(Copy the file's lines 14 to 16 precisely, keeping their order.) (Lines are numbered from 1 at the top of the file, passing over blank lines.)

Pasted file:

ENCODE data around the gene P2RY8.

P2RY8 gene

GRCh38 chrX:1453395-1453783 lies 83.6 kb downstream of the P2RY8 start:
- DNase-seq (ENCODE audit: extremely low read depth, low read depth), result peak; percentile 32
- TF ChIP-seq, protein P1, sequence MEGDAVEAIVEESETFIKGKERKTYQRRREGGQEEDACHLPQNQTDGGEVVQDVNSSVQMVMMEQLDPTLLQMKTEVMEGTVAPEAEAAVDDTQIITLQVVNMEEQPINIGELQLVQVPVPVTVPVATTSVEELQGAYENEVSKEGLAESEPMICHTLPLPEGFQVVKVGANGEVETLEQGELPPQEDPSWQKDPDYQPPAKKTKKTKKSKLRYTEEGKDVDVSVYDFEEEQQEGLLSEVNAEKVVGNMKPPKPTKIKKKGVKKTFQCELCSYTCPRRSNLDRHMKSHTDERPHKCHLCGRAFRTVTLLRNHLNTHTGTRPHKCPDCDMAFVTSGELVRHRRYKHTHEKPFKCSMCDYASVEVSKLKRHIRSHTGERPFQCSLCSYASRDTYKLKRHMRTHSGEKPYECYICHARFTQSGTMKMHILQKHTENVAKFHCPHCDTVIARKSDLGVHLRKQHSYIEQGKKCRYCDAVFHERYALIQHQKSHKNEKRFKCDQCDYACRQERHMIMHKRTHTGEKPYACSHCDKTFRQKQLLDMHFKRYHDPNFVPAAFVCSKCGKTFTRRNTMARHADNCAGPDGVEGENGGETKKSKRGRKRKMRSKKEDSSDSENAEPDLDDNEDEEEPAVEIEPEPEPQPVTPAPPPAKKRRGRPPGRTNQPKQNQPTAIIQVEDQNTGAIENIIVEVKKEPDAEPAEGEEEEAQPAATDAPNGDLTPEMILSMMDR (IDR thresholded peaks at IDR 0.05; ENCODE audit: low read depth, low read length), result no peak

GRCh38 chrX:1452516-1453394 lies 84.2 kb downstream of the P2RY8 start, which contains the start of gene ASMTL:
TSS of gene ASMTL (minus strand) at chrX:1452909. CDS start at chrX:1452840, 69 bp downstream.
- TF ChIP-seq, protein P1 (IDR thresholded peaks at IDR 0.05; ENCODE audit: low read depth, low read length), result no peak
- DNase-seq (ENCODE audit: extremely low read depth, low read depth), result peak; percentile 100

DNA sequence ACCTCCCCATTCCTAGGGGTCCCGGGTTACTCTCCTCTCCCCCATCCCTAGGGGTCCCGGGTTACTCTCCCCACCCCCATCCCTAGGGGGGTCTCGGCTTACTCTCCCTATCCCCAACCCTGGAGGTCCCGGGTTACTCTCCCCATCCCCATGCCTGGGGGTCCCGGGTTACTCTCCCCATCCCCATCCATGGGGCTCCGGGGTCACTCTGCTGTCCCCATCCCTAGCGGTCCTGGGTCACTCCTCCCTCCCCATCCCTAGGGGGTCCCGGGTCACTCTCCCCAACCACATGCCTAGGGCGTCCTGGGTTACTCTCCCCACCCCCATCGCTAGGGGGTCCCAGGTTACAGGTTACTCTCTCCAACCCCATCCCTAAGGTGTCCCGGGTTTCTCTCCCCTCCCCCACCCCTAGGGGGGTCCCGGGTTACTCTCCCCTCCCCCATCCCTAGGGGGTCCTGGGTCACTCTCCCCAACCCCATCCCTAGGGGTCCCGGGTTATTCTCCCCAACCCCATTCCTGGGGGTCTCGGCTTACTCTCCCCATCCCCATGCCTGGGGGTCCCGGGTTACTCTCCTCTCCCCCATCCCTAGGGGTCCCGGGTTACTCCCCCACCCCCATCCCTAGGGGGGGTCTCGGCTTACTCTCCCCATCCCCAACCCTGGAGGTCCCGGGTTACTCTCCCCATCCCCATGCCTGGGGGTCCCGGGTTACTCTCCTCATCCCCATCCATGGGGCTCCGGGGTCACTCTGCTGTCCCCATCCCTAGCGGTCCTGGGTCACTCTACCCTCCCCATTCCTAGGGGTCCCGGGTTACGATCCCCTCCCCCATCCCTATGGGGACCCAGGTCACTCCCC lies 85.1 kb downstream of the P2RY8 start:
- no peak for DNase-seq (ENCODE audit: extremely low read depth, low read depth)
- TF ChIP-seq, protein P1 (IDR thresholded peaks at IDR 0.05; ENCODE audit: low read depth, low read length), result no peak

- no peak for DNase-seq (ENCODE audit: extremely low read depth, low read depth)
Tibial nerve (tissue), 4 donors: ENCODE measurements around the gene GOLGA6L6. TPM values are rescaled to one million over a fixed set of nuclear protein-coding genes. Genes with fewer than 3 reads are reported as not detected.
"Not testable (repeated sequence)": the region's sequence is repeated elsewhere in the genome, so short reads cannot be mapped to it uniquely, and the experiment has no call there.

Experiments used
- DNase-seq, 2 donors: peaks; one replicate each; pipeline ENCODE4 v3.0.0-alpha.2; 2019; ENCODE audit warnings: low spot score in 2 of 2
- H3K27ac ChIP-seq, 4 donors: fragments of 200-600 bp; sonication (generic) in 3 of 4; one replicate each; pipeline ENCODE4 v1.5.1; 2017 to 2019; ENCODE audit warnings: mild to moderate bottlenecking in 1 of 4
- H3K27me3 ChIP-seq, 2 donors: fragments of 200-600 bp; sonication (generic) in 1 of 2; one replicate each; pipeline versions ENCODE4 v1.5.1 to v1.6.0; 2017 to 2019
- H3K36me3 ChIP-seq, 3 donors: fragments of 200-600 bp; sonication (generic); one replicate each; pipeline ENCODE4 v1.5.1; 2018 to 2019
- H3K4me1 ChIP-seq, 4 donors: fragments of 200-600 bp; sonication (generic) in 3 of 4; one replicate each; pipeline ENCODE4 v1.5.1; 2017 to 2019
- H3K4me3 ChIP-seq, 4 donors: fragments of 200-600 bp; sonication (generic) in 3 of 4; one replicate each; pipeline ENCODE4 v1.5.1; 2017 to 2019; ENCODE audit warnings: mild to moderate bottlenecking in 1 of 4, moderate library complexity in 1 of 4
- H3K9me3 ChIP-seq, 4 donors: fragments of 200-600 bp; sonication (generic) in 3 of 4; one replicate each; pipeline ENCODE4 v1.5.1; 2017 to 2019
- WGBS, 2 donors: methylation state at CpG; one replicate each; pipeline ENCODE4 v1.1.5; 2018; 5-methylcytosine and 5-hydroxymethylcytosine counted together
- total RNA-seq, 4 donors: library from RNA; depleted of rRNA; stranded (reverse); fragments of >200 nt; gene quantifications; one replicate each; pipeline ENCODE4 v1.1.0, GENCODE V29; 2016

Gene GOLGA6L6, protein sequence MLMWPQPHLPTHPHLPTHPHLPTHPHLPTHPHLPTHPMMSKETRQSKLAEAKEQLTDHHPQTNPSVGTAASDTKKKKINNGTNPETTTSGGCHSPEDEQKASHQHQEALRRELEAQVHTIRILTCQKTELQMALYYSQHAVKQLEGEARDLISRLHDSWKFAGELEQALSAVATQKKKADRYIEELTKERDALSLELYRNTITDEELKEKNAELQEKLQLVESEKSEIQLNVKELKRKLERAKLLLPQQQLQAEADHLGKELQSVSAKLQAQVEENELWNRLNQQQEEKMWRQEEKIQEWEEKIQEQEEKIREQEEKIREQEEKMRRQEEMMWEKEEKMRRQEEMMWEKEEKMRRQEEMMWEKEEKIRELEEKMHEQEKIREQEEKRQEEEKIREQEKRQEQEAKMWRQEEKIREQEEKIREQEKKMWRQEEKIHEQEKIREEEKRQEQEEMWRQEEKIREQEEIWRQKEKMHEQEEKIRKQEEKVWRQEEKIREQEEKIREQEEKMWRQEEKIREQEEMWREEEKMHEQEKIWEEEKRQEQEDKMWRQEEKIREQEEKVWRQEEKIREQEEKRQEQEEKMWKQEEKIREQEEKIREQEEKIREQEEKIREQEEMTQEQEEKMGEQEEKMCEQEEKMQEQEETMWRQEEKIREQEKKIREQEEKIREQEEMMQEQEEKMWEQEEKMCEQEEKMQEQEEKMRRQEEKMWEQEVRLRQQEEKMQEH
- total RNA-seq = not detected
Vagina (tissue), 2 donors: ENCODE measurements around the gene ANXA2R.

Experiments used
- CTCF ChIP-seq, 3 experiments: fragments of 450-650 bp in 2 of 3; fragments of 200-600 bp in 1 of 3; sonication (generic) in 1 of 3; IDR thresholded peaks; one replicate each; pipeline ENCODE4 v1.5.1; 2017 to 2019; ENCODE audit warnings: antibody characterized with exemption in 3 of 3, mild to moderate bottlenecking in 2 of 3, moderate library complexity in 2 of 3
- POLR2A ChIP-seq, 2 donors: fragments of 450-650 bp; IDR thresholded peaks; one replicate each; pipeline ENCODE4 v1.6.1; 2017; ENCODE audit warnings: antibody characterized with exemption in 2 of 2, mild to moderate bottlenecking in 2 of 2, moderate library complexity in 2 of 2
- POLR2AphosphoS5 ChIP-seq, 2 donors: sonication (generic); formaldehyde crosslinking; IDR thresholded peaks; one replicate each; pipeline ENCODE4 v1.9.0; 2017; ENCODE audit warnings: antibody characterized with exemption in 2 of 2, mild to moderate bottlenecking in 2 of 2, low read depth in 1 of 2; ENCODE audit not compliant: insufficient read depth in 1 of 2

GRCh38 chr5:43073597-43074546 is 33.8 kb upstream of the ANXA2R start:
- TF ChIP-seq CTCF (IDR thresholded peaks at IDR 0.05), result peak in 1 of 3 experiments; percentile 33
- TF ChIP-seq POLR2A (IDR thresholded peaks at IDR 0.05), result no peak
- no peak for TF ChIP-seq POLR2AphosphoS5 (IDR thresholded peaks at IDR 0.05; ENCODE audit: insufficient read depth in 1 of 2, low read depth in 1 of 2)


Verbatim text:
Tibial nerve (tissue), 4 donors: ENCODE measurements around the gene GOLGA6L6. TPM values are rescaled to one million over a fixed set of nuclear protein-coding genes. Genes with fewer than 3 reads are reported as not detected.
"Not testable (repeated sequence)": the region's sequence is repeated elsewhere in the genome, so short reads cannot be mapped to it uniquely, and the experiment has no call there.

Experiments used